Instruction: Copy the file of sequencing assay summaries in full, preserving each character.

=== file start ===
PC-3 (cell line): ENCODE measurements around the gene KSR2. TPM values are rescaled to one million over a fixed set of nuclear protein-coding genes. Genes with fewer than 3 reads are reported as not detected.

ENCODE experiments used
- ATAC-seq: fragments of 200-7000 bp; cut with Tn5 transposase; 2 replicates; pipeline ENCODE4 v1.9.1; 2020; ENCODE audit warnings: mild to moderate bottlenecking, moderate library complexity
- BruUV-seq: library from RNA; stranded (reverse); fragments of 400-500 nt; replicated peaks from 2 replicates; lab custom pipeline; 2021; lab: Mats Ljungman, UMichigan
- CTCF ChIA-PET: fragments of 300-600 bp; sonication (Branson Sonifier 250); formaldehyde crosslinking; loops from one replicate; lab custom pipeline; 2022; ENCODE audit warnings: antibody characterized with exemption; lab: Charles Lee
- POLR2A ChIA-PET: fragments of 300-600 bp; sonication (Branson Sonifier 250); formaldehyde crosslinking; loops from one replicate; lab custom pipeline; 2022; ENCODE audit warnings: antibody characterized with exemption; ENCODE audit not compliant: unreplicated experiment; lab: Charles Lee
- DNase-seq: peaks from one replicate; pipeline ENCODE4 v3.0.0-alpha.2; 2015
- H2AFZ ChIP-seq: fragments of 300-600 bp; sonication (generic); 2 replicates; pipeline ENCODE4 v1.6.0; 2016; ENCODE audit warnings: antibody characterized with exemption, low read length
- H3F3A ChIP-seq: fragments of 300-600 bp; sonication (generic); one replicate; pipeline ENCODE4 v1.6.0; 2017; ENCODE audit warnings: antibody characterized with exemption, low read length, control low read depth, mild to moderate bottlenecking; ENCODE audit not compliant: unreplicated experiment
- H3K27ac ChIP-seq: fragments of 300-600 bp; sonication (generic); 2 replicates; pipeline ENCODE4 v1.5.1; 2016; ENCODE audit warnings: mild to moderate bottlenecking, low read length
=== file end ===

PC-3 (cell line): ENCODE measurements around the gene KSR2. TPM values are rescaled to one million over a fixed set of nuclear protein-coding genes. Genes with fewer than 3 reads are reported as not detected.

ENCODE experiments used
- ATAC-seq: fragments of 200-7000 bp; cut with Tn5 transposase; 2 replicates; pipeline ENCODE4 v1.9.1; 2020; ENCODE audit warnings: mild to moderate bottlenecking, moderate library complexity
- BruUV-seq: library from RNA; stranded (reverse); fragments of 400-500 nt; replicated peaks from 2 replicates; lab custom pipeline; 2021; lab: Mats Ljungman, UMichigan
- CTCF ChIA-PET: fragments of 300-600 bp; sonication (Branson Sonifier 250); formaldehyde crosslinking; loops from one replicate; lab custom pipeline; 2022; ENCODE audit warnings: antibody characterized with exemption; lab: Charles Lee
- POLR2A ChIA-PET: fragments of 300-600 bp; sonication (Branson Sonifier 250); formaldehyde crosslinking; loops from one replicate; lab custom pipeline; 2022; ENCODE audit warnings: antibody characterized with exemption; ENCODE audit not compliant: unreplicated experiment; lab: Charles Lee
- DNase-seq: peaks from one replicate; pipeline ENCODE4 v3.0.0-alpha.2; 2015
- H2AFZ ChIP-seq: fragments of 300-600 bp; sonication (generic); 2 replicates; pipeline ENCODE4 v1.6.0; 2016; ENCODE audit warnings: antibody characterized with exemption, low read length
- H3F3A ChIP-seq: fragments of 300-600 bp; sonication (generic); one replicate; pipeline ENCODE4 v1.6.0; 2017; ENCODE audit warnings: antibody characterized with exemption, low read length, control low read depth, mild to moderate bottlenecking; ENCODE audit not compliant: unreplicated experiment
- H3K27ac ChIP-seq: fragments of 300-600 bp; sonication (generic); 2 replicates; pipeline ENCODE4 v1.5.1; 2016; ENCODE audit warnings: mild to moderate bottlenecking, low read length